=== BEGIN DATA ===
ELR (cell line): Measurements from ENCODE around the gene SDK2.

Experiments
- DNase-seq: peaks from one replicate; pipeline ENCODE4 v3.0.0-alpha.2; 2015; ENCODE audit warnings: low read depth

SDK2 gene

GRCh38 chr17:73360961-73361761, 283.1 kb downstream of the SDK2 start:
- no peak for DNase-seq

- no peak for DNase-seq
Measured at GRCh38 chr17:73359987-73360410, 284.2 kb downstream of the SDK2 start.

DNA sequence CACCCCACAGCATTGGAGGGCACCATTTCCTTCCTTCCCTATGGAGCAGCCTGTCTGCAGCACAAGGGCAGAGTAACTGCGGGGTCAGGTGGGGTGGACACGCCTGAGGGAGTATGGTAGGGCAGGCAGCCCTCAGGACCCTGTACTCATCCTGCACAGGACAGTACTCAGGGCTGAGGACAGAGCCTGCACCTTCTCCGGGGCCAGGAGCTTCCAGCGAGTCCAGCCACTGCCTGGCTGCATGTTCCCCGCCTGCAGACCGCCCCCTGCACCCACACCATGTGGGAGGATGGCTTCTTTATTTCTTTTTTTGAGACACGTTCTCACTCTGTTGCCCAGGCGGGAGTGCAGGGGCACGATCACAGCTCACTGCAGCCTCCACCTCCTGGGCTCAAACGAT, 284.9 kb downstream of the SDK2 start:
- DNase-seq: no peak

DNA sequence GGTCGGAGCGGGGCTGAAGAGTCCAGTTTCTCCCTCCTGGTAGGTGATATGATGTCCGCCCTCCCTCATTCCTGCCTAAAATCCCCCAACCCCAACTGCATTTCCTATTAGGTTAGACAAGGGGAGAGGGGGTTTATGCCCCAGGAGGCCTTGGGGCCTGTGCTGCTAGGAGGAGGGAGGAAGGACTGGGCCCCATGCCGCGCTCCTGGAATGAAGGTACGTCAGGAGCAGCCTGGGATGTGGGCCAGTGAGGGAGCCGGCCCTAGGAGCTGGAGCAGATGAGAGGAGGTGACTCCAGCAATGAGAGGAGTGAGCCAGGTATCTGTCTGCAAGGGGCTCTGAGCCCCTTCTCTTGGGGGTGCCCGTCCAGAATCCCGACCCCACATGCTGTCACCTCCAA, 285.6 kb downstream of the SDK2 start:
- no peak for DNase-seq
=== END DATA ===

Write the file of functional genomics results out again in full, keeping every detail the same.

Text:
ELR (cell line): Measurements from ENCODE around the gene SDK2.

Experiments
- DNase-seq: peaks from one replicate; pipeline ENCODE4 v3.0.0-alpha.2; 2015; ENCODE audit warnings: low read depth

SDK2 gene

GRCh38 chr17:73360961-73361761, 283.1 kb downstream of the SDK2 start:
- no peak for DNase-seq

- no peak for DNase-seq
Measured at GRCh38 chr17:73359987-73360410, 284.2 kb downstream of the SDK2 start.

DNA sequence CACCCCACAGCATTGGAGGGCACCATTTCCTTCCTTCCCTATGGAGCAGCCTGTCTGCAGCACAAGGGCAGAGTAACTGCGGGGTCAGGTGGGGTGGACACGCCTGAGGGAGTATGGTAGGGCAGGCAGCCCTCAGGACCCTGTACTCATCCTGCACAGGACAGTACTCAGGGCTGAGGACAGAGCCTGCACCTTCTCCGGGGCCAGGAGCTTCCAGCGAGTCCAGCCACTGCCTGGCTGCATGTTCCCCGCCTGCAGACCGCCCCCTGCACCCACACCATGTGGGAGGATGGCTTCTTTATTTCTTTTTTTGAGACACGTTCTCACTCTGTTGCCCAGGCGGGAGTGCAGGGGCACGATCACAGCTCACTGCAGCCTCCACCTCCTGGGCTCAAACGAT, 284.9 kb downstream of the SDK2 start:
- DNase-seq: no peak

DNA sequence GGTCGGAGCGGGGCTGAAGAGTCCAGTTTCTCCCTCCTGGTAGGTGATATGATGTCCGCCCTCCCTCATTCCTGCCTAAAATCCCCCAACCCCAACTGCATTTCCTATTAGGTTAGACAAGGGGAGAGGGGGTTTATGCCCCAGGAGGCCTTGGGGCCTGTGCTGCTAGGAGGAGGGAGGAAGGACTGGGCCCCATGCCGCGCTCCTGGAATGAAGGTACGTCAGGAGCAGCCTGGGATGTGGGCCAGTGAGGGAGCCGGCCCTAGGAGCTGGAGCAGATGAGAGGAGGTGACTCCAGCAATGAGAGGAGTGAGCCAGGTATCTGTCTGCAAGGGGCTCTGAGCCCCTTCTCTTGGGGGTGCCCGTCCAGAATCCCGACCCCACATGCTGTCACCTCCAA, 285.6 kb downstream of the SDK2 start:
- no peak for DNase-seq